Student Profile: Stephanie Brooks – Apassionata

Not Your Typical Tour
Apassionata, Dance Captain, Stephanie Brooks (Professional Semester Alum.)

“APASSIONATA has been Europe’s most popular live arena shows for
nearly a decade, thrilling more than five million fans across 15 countries with a breathtaking display of the beauty and the bond between horse and rider, man’s strongest and most trusted animal.” – Apassionata.com

Audition
During my final mock audition in BDC’s professional semester, I received representation from McDonalds Selsnicks and Associates (MSA). One of the benefits of having an agent is that sometimes they have closed calls with just their clients, if their choreographer was booked for the job. When MSA sent out the breakdown for a horse show audition, I didn’t know what to expect. However, I was excited when I saw that Lorin Latarro was choreographing; I loved her choreography in The Musical Theatre Performance Project last year. The audition combination had a lot of personality, was technically challenging, and stylistic. After cuts were made, she paired us up for partnering. I was overjoyed when I received the call that I booked the job and even more so when I found out a fellow colleague of mine was going to do it with me. (Go Wildcats!!!!)

Rehearsal
We rehearsed in NYC and learned a lot of material quickly, keeping in mind that a lot would change once we actually got to the arena. Our first stop was Kentucky. Technical rehearsal consisted of long days in the dark cold arena. These rehearsals involve a lot of hurry up and wait, but I found that during the waiting is when you can learn the most if you stay engaged. It was such a privilege to watch Ken Billington (96+ Broadway Shows) do the lighting design and learn from Scott Farris (dir. “Chicago” and “Walking with Dinosaurs”) as he brought together American theater and European Equestrian riders. Lorin Latarro (Currently choreographing “Scandalous” set to hit Broadway this October) pulled from her diverse performance background and allowed us to collaborate on certain parts. It was a very artistically fulfilling process.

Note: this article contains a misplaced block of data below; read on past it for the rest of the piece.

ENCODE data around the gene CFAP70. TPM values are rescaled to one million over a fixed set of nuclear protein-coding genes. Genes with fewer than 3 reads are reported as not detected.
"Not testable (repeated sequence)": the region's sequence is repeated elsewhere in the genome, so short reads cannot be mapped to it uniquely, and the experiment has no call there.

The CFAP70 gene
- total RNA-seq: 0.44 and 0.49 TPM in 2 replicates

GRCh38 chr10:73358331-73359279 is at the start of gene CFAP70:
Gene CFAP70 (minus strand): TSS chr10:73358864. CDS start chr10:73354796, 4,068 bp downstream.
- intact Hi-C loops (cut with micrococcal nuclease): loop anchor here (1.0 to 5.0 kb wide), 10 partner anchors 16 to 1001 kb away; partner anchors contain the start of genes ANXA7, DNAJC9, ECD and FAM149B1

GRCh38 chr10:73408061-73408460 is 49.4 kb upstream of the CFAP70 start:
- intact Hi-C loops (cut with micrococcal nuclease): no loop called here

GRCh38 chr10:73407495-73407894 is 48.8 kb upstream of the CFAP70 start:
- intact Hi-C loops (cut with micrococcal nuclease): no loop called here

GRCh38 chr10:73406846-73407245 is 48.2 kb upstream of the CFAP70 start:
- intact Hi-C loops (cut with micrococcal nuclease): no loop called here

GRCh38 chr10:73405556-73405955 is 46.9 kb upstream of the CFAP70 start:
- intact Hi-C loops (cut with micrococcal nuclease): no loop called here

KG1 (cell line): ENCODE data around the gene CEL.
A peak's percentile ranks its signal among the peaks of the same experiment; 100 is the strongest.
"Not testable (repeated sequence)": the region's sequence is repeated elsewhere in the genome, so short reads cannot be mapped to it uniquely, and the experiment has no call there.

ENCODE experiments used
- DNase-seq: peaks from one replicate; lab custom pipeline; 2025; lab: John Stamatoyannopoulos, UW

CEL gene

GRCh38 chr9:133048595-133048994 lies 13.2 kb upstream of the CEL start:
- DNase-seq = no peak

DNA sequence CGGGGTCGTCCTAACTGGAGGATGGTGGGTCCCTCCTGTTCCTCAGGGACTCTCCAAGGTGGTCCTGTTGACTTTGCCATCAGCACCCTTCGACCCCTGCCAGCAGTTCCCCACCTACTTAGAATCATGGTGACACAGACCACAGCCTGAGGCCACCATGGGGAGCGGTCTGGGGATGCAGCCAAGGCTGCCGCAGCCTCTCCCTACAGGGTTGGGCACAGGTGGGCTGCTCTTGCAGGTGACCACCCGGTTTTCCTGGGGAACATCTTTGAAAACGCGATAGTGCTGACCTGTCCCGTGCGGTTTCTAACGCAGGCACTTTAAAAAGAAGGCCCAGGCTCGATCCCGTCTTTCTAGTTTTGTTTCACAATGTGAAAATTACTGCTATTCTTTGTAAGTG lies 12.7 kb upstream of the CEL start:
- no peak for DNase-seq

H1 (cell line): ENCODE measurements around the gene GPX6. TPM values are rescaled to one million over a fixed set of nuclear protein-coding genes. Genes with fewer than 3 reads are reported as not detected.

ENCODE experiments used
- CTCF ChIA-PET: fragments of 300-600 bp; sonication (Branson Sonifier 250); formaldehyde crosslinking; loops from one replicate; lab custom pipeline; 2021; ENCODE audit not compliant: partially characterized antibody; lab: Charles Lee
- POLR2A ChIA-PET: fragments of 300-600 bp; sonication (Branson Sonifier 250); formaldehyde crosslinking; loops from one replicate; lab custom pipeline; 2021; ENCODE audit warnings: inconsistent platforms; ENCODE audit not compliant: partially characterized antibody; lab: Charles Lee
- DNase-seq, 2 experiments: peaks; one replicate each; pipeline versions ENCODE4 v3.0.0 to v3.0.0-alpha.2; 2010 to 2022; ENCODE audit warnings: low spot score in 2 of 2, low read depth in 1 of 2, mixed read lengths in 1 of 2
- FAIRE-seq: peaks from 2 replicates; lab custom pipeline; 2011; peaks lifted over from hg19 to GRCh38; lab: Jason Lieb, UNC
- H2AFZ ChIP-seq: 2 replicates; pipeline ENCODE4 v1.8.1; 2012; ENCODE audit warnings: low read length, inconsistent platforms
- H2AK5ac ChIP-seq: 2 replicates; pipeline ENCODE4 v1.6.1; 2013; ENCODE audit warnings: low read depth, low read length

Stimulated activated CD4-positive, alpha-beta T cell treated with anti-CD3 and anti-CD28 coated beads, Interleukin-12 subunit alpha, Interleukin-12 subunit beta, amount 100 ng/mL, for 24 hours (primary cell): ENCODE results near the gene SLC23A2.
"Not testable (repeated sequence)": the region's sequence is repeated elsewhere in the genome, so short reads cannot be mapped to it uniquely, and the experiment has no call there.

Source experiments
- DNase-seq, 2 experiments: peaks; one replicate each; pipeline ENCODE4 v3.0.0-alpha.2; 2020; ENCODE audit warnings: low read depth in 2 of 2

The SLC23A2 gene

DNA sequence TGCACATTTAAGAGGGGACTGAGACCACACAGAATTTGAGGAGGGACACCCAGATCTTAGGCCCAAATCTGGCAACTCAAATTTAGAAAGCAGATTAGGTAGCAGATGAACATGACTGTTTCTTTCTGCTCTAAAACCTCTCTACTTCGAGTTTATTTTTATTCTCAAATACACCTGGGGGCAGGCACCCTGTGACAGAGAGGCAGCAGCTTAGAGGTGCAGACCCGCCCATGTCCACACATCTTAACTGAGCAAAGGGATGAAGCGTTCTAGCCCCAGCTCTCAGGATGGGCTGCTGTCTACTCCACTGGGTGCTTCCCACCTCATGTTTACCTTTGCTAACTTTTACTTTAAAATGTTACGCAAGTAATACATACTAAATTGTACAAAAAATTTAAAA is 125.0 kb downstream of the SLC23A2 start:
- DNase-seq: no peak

Overcoming Obstacles
Dancing in sand, running with flags and fire torches was strenuous on our bodies. For body maintenance, I did some form of Pilates, Yoga, and rolled out my muscles with a tennis ball. We had to be flexible and try to figure out how to adapt the choreography in the sand, and how not to spook the horses or get spooked by them. During rehearsals you could hear Portuguese, French, German, Ukrainian, Icelandic, and English being bantered across the gigantic arena. After one of the first runs of the show, the horse choreographer called everyone together and our choreographer jokingly said it looked like a medieval conference. Picture 40+ horses and riders gathered together speaking different languages and four American dancers and a choreographer standing in a giant sand box. It was a surreal experience.

Stepping Up
As Dance Captain, my responsibilities were to run any extra rehearsals, communicate with the production team, maintain the artistic integrity of the choreography and spacing, make sure that the dancers safety and needs were met, and promote team unity. This production was a learning process for all of us. Most of our stage crew came from the rock concert world and we had to share with them certain theater protocols and vice versa. The communication between the tech crew, dancers and riders was extremely important, because the horses weren’t always predicable. We couldn’t depend on entering or exiting on a musical cue and it forced us to be quick on our feet, listen and watch each other. We developed physical and verbal cues and had to go with whatever happened in the moment.

Unique Atmosphere
Some of the perks of this job were that we had amazing caterers who traveled with us, we learned how to ride horses, picked up a little bit of French, Icelandic, and Portuguese, and got to work with and meet incredible people.

Unexpected Close